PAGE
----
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7 Absolutely Shameful NBA Contracts

Basketball
7 Absolutely Shameful NBA Contracts

In putting together a list of NBA contracts you won’t believe, the following occurred to me: Every single contract is courtesy of the New York Knicks!

Not really. But Spike Lee’s favorite team has signed its fair share of raw deals in recent years.

As incredible as it is that, say, Joakim Noah and Tony Parker are compensated the amounts they are for their services, it’s significantly more mind-boggling that certain NBAers have such ludicrous sums funnelled into their bank accounts, which brings us to the unfortunate goat in all of this: the Knicks (and really, the Nets aren’t far behind).

Amare Stoudemire andAndrea Bargnani are being paid a total of $33.4 million for their services during the 2013-2014 season. Combined, they’ve averaging 23.1 points per game. There are six players in the league who are averaging more than that number on their own.

Indeed, from the people who brought you the atrocious overpayment of Stephon Marbury, Jerome James, and Allan Houston, we have thrilling new tales of big money for for little results in this list of NBA contracts you won’t believe.

Unfortunately, we’ll only be looking at current contracts. Thus, the Gilbert Arenases and Tyrus Thomases of the world are excluded from our ranking. However, that doesn’t make their contracts any less unbelievable.

On the other end of the spectrum are the guys whose salaries you can’t believe for the opposite reason: they’re being so comically underpaid for the relative value of their services.

No player is a more glaring example of this type of unbelievable contract than the first entry on our list.

7. Chandler Parsons, Small Forward, Houston Rockets: 4 years/$3.7 million 

Chandler Parsons

Simply put, Chandler Parsons is one of the ten-best small forwards in the NBA right now. For the 2013-2014 season, he is the 68th-highest-paid small forward in the league. Without even touching on his stellar performance thus far this season, let’s look at Parsons’ numbers from the 2012-2013 campaign: 15.5 PPG and 5.5 rebounds. For his efforts, Parsons isn’t even making a million bucks per year. The Florida alum’s 2013-2014 salary? $926,500.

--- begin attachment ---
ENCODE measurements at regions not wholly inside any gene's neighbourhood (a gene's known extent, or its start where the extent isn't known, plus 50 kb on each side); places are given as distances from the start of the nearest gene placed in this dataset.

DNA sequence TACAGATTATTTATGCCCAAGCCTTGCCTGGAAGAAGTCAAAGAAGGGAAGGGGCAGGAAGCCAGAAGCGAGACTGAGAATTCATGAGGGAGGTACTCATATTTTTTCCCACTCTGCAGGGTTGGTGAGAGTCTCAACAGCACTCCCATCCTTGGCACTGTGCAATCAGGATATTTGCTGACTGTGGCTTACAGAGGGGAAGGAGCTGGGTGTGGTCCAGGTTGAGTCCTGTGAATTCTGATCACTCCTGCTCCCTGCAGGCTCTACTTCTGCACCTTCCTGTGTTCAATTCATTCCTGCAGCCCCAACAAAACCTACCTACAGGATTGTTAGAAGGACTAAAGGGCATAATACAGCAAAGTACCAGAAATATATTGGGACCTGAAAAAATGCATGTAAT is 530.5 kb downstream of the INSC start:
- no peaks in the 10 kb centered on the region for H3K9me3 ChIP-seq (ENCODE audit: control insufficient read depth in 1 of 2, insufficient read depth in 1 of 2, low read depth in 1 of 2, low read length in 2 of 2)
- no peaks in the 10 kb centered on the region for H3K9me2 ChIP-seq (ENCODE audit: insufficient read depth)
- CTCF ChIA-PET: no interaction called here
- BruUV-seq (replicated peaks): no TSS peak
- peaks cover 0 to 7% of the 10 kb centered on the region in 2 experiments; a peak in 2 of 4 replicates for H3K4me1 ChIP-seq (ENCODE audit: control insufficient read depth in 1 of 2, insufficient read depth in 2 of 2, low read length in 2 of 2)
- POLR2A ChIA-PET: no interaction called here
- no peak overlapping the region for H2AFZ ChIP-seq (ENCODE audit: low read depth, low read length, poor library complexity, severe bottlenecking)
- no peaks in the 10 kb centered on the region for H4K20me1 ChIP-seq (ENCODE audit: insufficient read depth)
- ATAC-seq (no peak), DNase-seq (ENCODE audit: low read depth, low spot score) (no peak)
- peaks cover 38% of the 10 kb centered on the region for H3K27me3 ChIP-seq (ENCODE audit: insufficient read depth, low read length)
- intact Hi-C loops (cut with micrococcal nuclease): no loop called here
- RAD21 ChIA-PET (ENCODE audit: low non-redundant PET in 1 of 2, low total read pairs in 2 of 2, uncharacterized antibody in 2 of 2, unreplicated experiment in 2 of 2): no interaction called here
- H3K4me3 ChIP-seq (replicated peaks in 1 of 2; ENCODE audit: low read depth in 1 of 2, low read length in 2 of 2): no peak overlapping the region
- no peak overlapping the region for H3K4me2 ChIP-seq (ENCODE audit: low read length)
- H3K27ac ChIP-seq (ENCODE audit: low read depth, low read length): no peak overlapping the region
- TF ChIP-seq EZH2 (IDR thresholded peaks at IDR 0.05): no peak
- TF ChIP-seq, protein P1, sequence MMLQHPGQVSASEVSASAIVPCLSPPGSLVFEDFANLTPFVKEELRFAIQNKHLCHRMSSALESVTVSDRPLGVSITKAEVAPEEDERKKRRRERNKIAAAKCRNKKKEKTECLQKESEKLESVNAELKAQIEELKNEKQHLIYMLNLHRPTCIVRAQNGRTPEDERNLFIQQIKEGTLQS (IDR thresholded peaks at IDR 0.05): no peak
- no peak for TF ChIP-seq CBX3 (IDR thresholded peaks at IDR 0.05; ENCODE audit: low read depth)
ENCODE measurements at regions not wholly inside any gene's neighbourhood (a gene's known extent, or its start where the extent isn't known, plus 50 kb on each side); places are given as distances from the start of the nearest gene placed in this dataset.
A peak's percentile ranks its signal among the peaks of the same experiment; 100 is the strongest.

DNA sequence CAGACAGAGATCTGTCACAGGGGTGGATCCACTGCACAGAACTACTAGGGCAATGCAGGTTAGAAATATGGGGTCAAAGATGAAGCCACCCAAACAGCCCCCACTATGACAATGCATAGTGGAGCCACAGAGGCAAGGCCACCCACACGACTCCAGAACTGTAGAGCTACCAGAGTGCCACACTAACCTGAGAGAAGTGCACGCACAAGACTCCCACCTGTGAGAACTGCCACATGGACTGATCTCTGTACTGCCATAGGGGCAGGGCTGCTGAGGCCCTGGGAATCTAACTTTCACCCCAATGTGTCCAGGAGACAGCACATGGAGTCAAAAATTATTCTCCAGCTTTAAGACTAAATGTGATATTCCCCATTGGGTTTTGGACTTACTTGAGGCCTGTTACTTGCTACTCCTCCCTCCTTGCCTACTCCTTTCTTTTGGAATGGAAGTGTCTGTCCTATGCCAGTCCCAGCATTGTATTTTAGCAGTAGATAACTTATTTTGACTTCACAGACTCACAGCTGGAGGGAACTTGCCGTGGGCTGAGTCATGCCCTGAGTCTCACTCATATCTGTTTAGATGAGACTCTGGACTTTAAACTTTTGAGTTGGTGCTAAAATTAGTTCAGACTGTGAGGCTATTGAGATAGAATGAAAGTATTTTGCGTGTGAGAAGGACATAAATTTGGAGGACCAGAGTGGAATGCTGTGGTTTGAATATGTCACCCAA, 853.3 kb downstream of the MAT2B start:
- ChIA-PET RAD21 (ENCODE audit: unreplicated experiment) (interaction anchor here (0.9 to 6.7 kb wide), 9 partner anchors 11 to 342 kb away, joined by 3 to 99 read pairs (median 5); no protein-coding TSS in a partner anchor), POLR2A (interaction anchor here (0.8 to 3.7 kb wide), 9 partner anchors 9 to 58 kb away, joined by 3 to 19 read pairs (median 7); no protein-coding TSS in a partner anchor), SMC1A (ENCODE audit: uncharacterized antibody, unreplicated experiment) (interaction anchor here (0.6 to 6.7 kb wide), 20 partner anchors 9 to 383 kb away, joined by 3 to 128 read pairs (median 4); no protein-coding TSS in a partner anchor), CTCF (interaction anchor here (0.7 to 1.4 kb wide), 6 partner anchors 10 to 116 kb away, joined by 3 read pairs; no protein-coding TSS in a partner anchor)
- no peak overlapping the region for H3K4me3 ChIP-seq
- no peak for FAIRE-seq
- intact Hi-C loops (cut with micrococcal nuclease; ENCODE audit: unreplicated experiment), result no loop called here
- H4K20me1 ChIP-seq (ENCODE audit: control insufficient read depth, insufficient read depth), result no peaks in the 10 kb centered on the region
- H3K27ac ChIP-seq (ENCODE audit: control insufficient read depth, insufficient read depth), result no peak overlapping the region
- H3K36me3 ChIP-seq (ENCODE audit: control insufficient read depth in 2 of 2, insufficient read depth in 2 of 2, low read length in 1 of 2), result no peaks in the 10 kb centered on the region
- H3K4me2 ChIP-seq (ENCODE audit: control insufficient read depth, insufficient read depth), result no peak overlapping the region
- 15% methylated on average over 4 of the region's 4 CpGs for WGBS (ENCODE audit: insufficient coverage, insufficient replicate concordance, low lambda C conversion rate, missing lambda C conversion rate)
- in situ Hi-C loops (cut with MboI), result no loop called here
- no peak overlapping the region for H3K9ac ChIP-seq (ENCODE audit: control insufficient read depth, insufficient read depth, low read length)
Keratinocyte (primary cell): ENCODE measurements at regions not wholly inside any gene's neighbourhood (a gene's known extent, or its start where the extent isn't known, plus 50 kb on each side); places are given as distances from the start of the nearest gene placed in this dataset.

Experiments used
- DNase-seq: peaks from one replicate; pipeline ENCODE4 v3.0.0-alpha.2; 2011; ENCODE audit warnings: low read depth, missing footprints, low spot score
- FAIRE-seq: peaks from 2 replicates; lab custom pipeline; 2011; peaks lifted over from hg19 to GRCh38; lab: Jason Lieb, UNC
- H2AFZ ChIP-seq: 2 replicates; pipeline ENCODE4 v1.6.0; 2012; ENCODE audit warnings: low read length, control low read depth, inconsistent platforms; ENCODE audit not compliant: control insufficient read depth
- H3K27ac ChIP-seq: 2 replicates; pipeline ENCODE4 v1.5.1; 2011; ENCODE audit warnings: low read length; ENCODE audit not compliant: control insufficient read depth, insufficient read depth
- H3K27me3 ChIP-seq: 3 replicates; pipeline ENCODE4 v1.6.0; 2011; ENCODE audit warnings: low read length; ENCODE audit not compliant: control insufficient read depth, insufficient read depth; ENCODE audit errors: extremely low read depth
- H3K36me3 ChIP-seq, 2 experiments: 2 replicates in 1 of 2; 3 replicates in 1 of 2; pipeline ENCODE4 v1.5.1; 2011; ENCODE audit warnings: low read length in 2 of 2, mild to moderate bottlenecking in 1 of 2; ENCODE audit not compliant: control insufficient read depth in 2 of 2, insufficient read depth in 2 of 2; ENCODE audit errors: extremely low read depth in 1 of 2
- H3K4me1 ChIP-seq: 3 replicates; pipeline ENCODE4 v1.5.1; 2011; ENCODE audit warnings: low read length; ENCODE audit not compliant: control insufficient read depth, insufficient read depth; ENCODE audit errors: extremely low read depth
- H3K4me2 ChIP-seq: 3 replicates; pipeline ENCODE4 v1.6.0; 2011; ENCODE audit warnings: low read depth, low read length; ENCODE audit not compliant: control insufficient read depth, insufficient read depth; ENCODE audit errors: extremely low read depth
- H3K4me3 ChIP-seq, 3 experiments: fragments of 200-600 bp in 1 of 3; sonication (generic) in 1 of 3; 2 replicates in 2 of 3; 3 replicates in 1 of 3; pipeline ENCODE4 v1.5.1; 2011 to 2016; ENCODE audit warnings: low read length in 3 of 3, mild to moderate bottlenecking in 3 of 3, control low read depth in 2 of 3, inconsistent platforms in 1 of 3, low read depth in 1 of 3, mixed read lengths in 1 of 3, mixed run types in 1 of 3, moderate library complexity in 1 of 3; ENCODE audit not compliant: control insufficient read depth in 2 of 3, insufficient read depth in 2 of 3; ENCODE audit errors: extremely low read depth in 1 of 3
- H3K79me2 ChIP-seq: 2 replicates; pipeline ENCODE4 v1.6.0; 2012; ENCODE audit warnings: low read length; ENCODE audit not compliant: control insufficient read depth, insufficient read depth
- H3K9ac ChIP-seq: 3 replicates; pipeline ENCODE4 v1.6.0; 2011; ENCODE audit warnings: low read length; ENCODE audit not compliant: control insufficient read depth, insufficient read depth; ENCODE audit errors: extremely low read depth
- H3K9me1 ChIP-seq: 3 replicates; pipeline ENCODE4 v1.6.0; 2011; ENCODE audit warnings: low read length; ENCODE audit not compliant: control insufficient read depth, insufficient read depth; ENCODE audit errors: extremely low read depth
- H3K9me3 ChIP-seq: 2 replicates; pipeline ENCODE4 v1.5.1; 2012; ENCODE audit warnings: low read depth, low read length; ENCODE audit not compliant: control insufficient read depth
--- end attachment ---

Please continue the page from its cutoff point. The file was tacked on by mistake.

Compare this to say, Richard Jefferson, who is averaging 10.1 points per game (Parsons is averaging better than 17). The Utah Jazz’s small forward is pulling down $11 million. If you’re following along at home, that’s more than $10 million more than Parsons.

6. Jared Sullinger, Power Forward, Boston Celtics: 3 years/$4.0 million 

Boston Celtics v EA7 Emporio Armani Milano

76. That’s the number of power forwards in the NBA who make more money than Jared Sullinger.

5. That’s the number of power forwards who are scoring more points per game than Sullinger this year. True, the player signed a three-year deal as a rookie. Nevertheless, GM Danny Ainge is getting tremendous value from the Ohio State alum this year.

Sullinger is averaging 13.4 points per game and 8.2 rebounds per game during the 2013-2014 season. Further, he’s only earning $1.36 million for his services. Ainge’s caution looked like the right move when Sullinger missed nearly half of 2013 with a back injury that required surgery. The team exercised a $1.42 million option for Sullinger in October and will be paying him that paltry sum for the 2014-2015 season. Thus, where Sullinger is concerned, Ainge looks like a genius.

5. Stephen Curry, Golden State Warriors, Point Guard: 4 years/$44 million

NBA: Detroit Pistons at Golden State Warriors

In 2014 thus far, Stephen Curry is the leading scorer among point guards, pouring in an average of 24.6 points per game (3 PPG on average more than the No. 2 point guard). Further, Curry is fifth in the league in scoring presently. He’s the ninth-highest-paid point guard in the league and the 59th-highest-paid player overall.

As shocking as those numbers are, this one is even more so: Stephen Curry, who is currently averaging 24.6 points, 9.1 assists, and 4.4. rebounds per game, is only the fourth-highest-paid player on the Golden State Warriors. Curry’s $10.6 million contract is bargain bin low for a player of his caliber. Further, he’s signed through the 2016-2017 season.